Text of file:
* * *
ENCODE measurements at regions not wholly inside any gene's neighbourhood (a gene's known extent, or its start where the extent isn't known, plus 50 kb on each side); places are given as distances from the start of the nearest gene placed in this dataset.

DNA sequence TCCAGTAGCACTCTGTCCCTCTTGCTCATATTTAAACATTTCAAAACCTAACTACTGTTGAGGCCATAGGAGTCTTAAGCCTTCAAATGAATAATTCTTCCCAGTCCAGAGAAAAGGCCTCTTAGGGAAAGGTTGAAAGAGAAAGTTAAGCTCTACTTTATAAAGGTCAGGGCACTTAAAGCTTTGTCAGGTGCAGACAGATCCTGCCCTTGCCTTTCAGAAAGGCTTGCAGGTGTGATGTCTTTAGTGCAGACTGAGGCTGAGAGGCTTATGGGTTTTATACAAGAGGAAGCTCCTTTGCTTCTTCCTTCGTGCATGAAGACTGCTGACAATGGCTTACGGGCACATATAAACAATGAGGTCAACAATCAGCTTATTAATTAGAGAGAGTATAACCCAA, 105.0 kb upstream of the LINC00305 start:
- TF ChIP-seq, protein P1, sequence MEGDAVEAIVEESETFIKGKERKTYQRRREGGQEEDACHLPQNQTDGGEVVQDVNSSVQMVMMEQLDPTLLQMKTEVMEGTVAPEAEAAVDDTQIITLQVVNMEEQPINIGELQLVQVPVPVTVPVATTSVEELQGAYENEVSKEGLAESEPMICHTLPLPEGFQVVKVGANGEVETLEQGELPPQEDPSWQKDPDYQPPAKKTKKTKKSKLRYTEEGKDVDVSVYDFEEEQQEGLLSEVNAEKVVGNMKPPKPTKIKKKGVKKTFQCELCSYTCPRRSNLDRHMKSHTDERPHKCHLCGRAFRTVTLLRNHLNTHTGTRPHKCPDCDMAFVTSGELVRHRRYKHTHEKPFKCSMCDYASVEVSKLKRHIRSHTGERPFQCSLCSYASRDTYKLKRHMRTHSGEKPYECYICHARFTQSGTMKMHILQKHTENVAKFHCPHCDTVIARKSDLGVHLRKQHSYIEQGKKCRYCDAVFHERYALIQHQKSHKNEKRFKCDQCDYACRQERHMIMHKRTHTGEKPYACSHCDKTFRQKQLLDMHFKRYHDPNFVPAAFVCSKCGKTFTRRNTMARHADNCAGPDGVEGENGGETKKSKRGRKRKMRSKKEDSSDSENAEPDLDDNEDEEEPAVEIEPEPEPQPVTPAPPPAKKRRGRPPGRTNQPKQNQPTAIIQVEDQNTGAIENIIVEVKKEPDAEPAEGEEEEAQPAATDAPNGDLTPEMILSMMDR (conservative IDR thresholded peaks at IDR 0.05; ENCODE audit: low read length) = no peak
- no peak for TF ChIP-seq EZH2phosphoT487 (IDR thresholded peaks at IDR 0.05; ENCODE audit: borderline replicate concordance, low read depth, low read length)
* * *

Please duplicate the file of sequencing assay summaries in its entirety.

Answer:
ENCODE measurements at regions not wholly inside any gene's neighbourhood (a gene's known extent, or its start where the extent isn't known, plus 50 kb on each side); places are given as distances from the start of the nearest gene placed in this dataset.

DNA sequence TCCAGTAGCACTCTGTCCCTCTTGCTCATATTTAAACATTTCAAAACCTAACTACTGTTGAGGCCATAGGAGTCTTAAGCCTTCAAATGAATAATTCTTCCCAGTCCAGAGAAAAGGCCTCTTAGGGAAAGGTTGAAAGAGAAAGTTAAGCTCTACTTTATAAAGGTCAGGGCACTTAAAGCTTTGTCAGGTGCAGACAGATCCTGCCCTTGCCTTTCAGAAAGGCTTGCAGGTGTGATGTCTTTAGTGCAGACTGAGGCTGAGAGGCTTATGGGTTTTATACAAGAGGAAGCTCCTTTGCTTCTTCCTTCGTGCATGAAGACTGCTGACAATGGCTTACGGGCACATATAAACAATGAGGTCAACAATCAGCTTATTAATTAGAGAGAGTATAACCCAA, 105.0 kb upstream of the LINC00305 start:
- TF ChIP-seq, protein P1, sequence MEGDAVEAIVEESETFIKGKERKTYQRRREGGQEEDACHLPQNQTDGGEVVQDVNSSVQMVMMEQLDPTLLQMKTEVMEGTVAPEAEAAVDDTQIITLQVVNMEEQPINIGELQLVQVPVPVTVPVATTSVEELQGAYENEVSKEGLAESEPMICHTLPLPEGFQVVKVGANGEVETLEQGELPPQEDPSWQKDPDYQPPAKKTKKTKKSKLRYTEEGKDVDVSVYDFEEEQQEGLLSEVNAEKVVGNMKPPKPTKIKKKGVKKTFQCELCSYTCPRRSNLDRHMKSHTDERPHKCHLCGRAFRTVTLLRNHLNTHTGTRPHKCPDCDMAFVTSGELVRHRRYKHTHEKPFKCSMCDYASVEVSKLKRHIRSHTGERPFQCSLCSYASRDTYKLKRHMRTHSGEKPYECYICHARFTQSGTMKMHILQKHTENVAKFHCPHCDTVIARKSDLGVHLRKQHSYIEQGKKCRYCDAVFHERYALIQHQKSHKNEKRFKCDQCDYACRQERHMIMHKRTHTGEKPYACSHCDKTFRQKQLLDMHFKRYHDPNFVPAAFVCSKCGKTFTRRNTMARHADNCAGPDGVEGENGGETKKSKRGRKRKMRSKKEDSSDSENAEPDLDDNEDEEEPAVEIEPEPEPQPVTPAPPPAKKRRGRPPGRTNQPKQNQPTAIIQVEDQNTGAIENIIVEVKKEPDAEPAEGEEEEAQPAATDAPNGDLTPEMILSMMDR (conservative IDR thresholded peaks at IDR 0.05; ENCODE audit: low read length) = no peak
- no peak for TF ChIP-seq EZH2phosphoT487 (IDR thresholded peaks at IDR 0.05; ENCODE audit: borderline replicate concordance, low read depth, low read length)